Monday, November 21, 2022

Over the River and Through the Wood


Lydia Maria Child (1802–1880) was an abolitionist, an activist for both women's and Native American rights, and an opponent of American expansion, as well as a journalist and author. She is probably best remembered, however, for her holiday poem "The New-England Boy's Song about Thanksgiving Day," which (as we all once memorized) famously begins Over the river and through the wood, To Grandfather's house we goOf course, for me as I fly from NY to CA this week for the Thanksgiving holiday, Thanksgiving is actually more like over the country and through the airThat said, Lydia Maria Child's famous poem continues to frame this dearest of distinctly American holidays, as it has so successfully since she first published it in 1844. 

Over the river and through the wood,
To Grandfather's house we go;
The horse knows the way to carry the sleigh
Through the white and drifted snow.

Over the river and through the woods,
To Grandfather's house away!
We would not stop for doll or top,
For 'tis Thanksgiving Day.

Over the river and through the woods,
Oh, how the wind does blow!
It stings the toes and bites the nose
As over the ground we go.

Over the river and through the woods,
And straight through the barnyard gate;
We seem to go extremely slow,
It is so hard to wait!

Believe it or not, the full poem has another 8 stanzas! But I think we've gotten the point by now - that it takes some effort and can be a challenge to get home for Thanksgiving, but it is obviously well worth it! To quote the Perry Como song with which his annual Thanksgiving show always began: Oh, there's no place like home for the holidays.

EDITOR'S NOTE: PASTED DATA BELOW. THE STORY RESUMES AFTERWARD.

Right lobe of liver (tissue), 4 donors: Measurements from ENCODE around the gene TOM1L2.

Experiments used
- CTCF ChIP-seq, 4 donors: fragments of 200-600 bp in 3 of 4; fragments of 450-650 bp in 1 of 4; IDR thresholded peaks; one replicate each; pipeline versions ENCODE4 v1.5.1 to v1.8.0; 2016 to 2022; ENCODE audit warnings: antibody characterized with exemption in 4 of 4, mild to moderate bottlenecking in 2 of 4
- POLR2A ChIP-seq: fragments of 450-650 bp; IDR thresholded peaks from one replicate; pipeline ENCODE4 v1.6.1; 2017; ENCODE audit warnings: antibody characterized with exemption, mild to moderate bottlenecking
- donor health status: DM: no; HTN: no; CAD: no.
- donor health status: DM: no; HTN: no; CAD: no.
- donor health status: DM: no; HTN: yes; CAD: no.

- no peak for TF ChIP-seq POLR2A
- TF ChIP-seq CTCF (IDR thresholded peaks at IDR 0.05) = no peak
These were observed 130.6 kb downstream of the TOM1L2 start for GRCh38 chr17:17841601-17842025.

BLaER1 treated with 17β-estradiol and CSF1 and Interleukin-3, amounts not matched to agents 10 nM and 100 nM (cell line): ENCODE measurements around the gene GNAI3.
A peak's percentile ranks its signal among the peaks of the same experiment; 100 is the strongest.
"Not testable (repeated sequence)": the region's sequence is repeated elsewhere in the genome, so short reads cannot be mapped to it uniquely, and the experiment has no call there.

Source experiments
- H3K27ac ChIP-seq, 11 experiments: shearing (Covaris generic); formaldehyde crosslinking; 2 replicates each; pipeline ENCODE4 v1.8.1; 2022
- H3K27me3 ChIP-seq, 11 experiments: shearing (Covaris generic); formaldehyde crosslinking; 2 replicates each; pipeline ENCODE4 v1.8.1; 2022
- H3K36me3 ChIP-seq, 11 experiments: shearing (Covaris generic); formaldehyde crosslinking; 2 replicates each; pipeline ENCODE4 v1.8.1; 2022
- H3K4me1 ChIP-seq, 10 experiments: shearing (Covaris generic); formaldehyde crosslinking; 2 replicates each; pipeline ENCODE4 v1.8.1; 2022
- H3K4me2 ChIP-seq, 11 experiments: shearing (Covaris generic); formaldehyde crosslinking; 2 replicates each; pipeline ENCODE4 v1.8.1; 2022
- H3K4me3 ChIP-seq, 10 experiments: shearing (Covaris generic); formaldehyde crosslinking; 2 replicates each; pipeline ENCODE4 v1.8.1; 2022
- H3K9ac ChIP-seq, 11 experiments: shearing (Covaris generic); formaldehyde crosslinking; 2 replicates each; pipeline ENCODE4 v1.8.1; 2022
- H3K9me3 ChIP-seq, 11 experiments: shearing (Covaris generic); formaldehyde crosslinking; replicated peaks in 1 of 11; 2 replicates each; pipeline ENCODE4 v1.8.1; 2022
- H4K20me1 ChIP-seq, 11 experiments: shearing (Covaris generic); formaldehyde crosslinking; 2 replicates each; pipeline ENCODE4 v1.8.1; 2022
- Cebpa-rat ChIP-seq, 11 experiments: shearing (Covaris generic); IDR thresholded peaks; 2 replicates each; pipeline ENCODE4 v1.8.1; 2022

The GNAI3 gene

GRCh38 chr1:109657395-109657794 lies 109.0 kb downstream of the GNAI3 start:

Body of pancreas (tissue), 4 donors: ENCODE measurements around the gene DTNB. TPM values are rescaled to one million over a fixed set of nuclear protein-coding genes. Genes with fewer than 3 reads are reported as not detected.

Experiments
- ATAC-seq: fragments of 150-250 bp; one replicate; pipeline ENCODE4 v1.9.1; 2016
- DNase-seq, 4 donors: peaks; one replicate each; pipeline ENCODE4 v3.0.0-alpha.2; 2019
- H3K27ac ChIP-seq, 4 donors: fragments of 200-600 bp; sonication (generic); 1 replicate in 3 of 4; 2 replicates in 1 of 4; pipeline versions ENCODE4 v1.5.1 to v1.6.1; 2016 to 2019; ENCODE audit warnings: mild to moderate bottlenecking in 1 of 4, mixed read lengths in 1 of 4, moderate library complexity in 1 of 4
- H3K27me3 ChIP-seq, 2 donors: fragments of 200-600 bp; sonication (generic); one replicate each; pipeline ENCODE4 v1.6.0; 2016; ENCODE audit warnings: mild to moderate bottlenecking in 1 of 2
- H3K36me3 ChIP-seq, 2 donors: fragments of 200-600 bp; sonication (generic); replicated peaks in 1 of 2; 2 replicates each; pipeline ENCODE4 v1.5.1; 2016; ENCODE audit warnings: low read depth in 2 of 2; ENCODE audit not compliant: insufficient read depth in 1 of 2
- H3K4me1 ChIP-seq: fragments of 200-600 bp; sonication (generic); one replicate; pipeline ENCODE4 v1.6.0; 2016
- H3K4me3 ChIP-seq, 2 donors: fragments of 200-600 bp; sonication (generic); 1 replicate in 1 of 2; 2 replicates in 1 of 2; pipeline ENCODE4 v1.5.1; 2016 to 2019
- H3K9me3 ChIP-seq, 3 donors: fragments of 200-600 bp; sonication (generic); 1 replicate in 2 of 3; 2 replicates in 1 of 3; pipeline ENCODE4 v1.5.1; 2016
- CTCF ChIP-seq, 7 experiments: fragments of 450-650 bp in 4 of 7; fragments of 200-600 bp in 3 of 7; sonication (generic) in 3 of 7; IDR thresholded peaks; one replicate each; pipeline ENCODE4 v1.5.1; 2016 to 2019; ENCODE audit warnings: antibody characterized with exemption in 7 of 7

"Home" for many Americans in our mobile and disconnected society may seem a somewhat elusive concept, endlessly redefined as needed. For Child, it was a traditional New England family house kept by Grandfather and Grandmother who made everyone feel at home. For many today, it might be a local church's "Thanksgiving Dinner" for seniors, creating at least a temporary "home" where none any longer exists, for those for whom the need to share a turkey with family, with friends, with someone remains deeply rooted. And, if those examples are but two ends of the Thanksgiving Dinner spectrum, there are a lot of traditional and innovative versions of "home" in-between. 

Photo"Thanksgiving Dinner," Norman Rockwell's famous illustration of Freedom From Want, part of Rockwell's Four Freedoms series, based on President Franklin D. Roosevelt's "Four Freedoms" State of the Union Address to Congress, January 6, 1941. 

For Perry Como's There's No Place Like Home for the Holidays, go to:

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